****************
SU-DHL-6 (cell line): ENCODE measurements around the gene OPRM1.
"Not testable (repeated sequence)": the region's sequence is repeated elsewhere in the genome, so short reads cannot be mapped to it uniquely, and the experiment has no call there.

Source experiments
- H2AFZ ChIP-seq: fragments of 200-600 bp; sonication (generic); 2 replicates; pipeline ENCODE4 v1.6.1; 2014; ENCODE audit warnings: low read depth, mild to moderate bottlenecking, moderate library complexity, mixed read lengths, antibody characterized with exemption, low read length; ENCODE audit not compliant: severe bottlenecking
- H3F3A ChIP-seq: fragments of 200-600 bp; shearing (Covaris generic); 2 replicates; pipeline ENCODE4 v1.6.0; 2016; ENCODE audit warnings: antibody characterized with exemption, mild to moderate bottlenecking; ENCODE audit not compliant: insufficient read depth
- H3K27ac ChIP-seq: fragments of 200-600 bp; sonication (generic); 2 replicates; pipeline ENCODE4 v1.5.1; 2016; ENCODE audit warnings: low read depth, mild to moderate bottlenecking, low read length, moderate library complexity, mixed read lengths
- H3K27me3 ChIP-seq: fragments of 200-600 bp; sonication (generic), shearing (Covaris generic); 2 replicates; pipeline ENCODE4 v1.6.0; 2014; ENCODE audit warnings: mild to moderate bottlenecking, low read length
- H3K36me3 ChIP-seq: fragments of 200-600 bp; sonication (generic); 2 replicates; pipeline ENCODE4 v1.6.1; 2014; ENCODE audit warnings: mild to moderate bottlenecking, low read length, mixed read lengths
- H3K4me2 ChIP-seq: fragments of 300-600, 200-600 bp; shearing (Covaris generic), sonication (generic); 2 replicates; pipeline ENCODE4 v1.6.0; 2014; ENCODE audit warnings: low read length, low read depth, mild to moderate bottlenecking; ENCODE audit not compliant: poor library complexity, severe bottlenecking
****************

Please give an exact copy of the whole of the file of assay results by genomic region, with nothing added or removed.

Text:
SU-DHL-6 (cell line): ENCODE measurements around the gene OPRM1.
"Not testable (repeated sequence)": the region's sequence is repeated elsewhere in the genome, so short reads cannot be mapped to it uniquely, and the experiment has no call there.

Source experiments
- H2AFZ ChIP-seq: fragments of 200-600 bp; sonication (generic); 2 replicates; pipeline ENCODE4 v1.6.1; 2014; ENCODE audit warnings: low read depth, mild to moderate bottlenecking, moderate library complexity, mixed read lengths, antibody characterized with exemption, low read length; ENCODE audit not compliant: severe bottlenecking
- H3F3A ChIP-seq: fragments of 200-600 bp; shearing (Covaris generic); 2 replicates; pipeline ENCODE4 v1.6.0; 2016; ENCODE audit warnings: antibody characterized with exemption, mild to moderate bottlenecking; ENCODE audit not compliant: insufficient read depth
- H3K27ac ChIP-seq: fragments of 200-600 bp; sonication (generic); 2 replicates; pipeline ENCODE4 v1.5.1; 2016; ENCODE audit warnings: low read depth, mild to moderate bottlenecking, low read length, moderate library complexity, mixed read lengths
- H3K27me3 ChIP-seq: fragments of 200-600 bp; sonication (generic), shearing (Covaris generic); 2 replicates; pipeline ENCODE4 v1.6.0; 2014; ENCODE audit warnings: mild to moderate bottlenecking, low read length
- H3K36me3 ChIP-seq: fragments of 200-600 bp; sonication (generic); 2 replicates; pipeline ENCODE4 v1.6.1; 2014; ENCODE audit warnings: mild to moderate bottlenecking, low read length, mixed read lengths
- H3K4me2 ChIP-seq: fragments of 300-600, 200-600 bp; shearing (Covaris generic), sonication (generic); 2 replicates; pipeline ENCODE4 v1.6.0; 2014; ENCODE audit warnings: low read length, low read depth, mild to moderate bottlenecking; ENCODE audit not compliant: poor library complexity, severe bottlenecking